I have to confess that Noel Pearson is one of my favourite writers. This collection of writings* brings together various speeches and articles from roughly the mid 990’s through to 2008.
The first part has some memories of his origins at Hope Vale and some of the characters who were part of that community. The paper, “Anthropology and Tradition”, from 1987 was already highlighting both the alienation many Aboriginal people felt from white society as well the “exploitation and parasitism” that continued within Aboriginal societies. This exploitation depended on myths which have been created and perpetuated by anthropologists and other white ‘experts’ (p23). Myths that have been internalised by Aborigines, especially with regard to alcohol and Aboriginal identity.
The second part, “Fighting Old Enemies”, contains lectures an papers to do with land rights, Native Title, Mabo, and include a strong paper related to the 2002 ‘Yorta Yorta’ High Court decision which in Pearson’s view “misinterpreted the definition of native title under the Native Title Act” (p100). Some valuable historical and legal reflections here.
The third part, “Challenging Old Friends”, contains a variety of papers related to the passive welfare debate. Pearson was one of the first to draw attention to the failure of the welfare system and its contribution to the terrible state of remote communities. These lectures and papers all date from 2000 and later and form a crucial deposit of intellectual and social debate on this vexed question.
The fourth part, “The Quest for a Radical Centre”, includes a paper discussing black rights in the US, Barack Obama and the situation in Australia. It also contains articles about Cape York and more on passive welfare. This from 2007 is typical, “In an article about the Aurukun rape case, academic Marcia Langton wrote, ‘It would be a fair bet that each of the adults who pleaded guilty to raping this child was receiving a government social security or Community Development Employment Program payment. It is difficult not to draw the conclusion that dysfunctional Aboriginal behaviour is financially supported by government funding.’ Langton identified the nub of the problem in remote communities: government funds dysfunctional behaviour and there is no connection between what a person or a community does and the income they receive. Money for nothing – passive welfare – is in the long term corrosive.” (p287). Other articles include the Intervention, and Jobs and Homes.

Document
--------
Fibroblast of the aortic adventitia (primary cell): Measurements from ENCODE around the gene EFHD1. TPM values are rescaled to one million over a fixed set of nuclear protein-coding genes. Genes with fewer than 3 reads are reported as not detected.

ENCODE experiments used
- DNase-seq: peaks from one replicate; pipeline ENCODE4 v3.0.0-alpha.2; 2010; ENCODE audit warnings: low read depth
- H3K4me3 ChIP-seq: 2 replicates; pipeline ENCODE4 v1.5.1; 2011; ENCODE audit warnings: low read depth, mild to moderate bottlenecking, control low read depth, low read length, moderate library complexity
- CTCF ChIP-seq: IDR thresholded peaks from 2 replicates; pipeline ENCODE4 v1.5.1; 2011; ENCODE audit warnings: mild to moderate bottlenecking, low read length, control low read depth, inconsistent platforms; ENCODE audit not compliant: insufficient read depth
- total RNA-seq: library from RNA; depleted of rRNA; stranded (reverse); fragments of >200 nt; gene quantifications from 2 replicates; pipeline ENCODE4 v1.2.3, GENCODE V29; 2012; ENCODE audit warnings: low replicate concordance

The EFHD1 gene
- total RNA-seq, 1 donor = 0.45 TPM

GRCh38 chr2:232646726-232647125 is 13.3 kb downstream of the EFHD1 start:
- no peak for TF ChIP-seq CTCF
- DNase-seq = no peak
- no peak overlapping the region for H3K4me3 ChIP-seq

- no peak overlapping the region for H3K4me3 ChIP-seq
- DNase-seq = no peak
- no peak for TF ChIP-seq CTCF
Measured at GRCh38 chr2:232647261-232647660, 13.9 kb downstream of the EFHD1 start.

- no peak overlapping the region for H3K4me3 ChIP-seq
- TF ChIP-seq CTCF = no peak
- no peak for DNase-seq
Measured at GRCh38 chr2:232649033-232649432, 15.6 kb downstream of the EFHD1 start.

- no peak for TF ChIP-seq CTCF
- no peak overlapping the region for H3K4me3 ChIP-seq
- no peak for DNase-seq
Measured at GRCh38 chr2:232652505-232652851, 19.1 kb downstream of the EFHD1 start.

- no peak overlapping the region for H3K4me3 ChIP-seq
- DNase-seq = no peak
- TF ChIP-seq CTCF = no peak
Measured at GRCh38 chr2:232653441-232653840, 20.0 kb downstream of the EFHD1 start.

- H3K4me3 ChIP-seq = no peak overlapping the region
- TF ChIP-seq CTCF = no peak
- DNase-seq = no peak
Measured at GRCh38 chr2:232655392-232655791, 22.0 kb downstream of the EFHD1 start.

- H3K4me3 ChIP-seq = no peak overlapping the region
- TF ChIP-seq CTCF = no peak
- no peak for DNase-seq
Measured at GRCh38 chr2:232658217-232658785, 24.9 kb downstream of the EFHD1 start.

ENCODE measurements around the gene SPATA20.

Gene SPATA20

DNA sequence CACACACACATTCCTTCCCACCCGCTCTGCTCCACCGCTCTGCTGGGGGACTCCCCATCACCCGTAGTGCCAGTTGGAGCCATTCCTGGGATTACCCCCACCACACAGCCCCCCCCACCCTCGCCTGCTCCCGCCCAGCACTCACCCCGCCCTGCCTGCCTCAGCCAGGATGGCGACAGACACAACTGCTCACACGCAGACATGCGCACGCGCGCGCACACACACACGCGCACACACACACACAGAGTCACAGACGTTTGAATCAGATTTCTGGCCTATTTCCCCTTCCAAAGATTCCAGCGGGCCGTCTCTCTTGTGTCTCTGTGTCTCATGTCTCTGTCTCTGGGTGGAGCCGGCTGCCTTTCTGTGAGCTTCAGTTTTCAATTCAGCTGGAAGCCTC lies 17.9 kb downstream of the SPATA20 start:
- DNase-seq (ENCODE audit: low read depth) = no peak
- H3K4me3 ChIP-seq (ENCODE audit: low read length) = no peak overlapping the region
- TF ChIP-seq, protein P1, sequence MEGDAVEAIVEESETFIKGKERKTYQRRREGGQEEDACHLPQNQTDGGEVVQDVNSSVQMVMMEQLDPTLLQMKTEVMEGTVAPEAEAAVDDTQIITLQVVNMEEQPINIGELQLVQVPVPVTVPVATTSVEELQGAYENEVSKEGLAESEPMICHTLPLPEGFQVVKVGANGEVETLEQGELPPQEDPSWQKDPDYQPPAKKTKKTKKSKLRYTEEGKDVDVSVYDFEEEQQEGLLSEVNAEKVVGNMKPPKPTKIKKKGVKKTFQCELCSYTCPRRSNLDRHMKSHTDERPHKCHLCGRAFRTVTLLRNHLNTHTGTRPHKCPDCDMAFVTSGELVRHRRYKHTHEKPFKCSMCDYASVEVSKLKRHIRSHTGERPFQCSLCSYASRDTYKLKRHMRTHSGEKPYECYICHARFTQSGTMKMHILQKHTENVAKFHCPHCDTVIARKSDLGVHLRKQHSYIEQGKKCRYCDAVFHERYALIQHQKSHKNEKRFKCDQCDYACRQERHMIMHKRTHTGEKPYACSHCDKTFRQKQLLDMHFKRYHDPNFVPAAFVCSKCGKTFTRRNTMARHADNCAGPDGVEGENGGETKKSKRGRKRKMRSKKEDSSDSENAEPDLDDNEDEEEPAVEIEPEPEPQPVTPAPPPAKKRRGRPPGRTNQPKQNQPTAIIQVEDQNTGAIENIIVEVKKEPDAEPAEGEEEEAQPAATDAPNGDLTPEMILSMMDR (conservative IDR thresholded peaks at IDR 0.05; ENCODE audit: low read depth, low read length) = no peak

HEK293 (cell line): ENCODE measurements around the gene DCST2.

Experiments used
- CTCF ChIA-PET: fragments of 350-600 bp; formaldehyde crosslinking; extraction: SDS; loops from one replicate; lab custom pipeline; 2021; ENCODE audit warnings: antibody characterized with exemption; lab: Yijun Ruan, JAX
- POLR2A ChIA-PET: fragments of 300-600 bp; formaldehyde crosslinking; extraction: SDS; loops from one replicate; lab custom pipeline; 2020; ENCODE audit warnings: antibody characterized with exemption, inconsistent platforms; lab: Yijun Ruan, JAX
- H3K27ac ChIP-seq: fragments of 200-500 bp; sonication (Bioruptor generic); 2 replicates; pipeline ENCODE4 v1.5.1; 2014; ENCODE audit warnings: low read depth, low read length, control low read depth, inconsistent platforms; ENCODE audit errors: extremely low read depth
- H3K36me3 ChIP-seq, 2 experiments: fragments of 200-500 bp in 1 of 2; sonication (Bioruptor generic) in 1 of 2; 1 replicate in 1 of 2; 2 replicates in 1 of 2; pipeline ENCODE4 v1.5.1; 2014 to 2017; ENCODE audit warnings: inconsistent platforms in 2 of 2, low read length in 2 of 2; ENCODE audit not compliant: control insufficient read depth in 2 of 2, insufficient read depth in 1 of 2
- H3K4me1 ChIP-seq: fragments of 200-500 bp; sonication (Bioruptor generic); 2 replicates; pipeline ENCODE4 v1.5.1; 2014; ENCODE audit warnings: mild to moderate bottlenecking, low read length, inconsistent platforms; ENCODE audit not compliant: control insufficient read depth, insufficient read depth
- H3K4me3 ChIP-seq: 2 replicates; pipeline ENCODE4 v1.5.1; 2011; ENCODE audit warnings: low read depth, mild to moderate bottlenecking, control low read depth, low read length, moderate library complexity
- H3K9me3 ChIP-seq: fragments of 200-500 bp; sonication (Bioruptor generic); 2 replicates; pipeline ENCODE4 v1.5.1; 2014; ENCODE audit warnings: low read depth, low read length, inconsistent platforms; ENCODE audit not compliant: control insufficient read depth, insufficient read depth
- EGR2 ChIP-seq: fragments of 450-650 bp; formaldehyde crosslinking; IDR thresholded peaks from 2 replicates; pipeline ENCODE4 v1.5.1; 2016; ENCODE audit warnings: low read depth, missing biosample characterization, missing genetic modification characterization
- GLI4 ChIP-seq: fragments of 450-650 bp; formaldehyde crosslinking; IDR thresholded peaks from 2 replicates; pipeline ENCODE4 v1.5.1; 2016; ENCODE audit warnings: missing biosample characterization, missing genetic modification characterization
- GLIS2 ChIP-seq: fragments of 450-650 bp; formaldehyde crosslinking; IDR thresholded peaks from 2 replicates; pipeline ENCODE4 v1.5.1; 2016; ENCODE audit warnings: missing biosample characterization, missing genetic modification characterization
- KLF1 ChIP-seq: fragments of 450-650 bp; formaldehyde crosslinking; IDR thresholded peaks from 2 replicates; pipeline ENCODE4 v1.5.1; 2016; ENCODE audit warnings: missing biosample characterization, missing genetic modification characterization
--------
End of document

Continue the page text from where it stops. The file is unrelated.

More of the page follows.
The last part, “Our Place in the Nation”, includes articles about people hood, identity and language. He also take issue with both sides of the political debate and again pleads for an economic development paradigm.
Not included in the collection is the2009 Quarterly Essay, “Radical Hope”**. Pearson’s thesis is that “Our hope is dependent upon education.” (p11). And education depends on good teachers. Not those with good personalities and inspiring pastoral relationships, but those who are effective instructors. This is a big part of Pearson’s thesis. He strongly promotes Direct Instruction, a teaching method that goes back to Ziggy Englelmann.
Controversial as you might expect, but stimulating and challenging and written by someone who has worked hard to try these idea out in his Cape York Institute. This is an essay worth reading – and not only by educators.
*Noel Pearson, Up From the Mission: Selected Writings. Black Inc 2009. ISBN 9781863954280
**Noel Pearson, Radical Hope: Education and Equality in Australia. Quarterly Essay Issue 35, 2009. ISBN 9781863954440